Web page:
Improving the Health & Safety of all Emergency Responders

Wildland Urban Interface

Richard Marinucci

It seems that the only types of fire incidents that are increasing are those involving wildland areas and the urban interface.

Certainly, those who regularly and routinely respond to those calls have received training and have a level of preparation that is more than the typical structural firefighter has. But, it appears that as the threats continue and more areas are subject to these types of fires, more structural firefighters will be asked to pitch in and offer assistance. There needs to be a basic awareness of circumstances and threats that can affect safety and operations. One would hope that there will be highly qualified incident commanders or incident management teams in charge, but they cannot control every individual operating on the scene. There needs to be a personal accountability.

Risk Assessment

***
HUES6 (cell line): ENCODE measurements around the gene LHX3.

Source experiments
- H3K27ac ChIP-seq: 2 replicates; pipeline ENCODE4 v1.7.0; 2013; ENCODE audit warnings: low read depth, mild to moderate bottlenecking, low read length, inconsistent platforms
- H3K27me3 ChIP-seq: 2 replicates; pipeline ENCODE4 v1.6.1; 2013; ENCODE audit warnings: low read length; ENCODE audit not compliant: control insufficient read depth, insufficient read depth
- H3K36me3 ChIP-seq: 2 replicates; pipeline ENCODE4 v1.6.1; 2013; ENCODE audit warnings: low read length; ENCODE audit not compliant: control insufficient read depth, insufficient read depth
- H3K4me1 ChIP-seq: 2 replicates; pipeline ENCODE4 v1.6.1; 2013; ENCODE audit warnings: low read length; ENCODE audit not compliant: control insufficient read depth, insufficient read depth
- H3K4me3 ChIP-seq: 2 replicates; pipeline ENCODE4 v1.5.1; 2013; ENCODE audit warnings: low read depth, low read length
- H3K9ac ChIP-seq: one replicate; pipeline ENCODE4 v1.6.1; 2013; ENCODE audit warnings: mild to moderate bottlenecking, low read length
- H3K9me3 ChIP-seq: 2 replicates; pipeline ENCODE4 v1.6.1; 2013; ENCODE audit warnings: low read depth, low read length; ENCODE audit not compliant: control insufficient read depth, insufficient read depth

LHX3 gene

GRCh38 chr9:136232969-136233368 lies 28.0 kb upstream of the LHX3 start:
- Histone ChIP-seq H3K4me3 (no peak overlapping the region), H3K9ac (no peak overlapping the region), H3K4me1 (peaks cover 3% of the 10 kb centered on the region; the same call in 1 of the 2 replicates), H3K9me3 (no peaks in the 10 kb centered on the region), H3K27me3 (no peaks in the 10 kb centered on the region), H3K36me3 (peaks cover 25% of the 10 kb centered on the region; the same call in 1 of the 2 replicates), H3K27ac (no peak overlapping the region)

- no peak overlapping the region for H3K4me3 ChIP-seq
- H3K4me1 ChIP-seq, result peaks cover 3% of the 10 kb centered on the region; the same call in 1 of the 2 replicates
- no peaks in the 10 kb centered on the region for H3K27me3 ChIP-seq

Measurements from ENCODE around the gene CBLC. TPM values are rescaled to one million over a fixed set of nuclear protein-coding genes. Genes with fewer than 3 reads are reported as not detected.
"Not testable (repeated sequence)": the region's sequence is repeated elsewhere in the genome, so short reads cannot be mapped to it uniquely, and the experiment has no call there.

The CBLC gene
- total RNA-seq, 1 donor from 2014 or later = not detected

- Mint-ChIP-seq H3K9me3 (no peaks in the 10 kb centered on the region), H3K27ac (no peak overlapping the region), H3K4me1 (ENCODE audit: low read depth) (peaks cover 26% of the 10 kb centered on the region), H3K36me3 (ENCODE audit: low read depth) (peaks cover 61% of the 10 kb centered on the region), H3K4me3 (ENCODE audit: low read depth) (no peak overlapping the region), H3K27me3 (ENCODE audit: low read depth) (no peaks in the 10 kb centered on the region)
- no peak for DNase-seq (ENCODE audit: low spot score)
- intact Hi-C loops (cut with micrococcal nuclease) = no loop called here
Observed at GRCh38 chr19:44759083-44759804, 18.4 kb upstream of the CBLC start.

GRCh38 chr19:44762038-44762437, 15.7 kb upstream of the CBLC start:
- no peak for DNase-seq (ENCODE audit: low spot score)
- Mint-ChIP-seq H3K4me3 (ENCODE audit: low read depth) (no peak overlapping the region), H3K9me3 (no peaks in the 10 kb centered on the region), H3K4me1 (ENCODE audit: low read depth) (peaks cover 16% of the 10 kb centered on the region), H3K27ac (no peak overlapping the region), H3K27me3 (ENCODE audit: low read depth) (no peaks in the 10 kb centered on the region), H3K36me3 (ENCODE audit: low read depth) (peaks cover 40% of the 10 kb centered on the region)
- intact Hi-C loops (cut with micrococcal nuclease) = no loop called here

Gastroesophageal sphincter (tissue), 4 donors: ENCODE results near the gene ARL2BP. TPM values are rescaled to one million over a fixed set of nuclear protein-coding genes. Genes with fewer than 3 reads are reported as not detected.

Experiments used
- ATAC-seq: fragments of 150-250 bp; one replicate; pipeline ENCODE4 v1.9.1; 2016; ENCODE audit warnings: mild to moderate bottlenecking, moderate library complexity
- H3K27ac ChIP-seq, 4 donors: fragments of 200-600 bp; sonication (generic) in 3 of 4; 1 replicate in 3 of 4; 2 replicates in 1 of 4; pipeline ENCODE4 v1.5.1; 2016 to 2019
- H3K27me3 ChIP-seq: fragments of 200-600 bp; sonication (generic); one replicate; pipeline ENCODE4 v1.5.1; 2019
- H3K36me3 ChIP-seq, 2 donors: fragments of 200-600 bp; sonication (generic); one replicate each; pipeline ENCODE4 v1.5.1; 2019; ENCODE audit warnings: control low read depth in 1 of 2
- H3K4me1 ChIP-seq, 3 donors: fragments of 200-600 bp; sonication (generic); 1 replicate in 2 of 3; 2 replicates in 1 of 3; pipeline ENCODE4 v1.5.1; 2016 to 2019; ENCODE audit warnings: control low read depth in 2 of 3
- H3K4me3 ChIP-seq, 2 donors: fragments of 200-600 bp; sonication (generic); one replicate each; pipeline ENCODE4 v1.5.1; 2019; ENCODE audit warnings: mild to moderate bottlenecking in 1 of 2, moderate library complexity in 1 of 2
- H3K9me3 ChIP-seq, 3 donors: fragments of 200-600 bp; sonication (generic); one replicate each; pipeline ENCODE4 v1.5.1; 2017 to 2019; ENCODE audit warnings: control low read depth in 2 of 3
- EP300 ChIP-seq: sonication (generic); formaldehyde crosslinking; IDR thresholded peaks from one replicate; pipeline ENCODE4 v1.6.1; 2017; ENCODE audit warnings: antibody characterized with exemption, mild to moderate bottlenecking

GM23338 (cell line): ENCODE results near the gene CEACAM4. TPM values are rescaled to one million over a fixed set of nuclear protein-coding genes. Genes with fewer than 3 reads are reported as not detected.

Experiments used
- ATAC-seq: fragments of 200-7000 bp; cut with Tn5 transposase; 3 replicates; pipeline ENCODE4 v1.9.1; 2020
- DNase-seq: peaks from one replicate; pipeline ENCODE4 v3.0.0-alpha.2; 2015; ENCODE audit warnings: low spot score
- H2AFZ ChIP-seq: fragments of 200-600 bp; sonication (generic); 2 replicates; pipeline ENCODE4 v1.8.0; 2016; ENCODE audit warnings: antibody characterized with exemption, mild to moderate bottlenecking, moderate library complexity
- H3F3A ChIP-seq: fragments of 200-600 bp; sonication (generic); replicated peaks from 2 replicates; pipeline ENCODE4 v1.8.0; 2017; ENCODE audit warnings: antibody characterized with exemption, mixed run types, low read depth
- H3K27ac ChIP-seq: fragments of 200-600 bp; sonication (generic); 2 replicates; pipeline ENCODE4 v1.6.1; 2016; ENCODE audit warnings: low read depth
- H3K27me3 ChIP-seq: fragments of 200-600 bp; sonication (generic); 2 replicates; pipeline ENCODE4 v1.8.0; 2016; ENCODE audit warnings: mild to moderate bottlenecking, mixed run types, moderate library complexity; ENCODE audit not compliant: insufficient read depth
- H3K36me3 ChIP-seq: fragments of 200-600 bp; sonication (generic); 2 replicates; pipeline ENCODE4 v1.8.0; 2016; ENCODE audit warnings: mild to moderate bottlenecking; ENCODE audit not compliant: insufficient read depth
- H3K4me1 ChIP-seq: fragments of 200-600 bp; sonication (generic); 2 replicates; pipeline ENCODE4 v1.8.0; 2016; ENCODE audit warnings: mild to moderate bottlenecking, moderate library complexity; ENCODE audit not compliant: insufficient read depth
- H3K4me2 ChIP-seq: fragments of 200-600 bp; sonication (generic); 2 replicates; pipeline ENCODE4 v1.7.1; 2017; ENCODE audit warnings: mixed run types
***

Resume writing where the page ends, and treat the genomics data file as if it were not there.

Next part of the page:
In the interest of full disclosure, I admit I am far from an expert on wildland fires. The largest fire of this type that I can remember was about 200 acres, and it was very early in my career. Since then, our community has built up, and I don’t think there are that many acres in one place anymore! But, I do believe that individuals and organizations need to continually assess the risks present in their communities and nearby. This is a hazard assessment and identifies events that have a chance to occur. It is really preincident planning and making sure that you have the minimum skills to abate an emergency without unduly endangering personnel. As such, there are many areas of this country that are subject to wildland fires that probably never thought this could happen.

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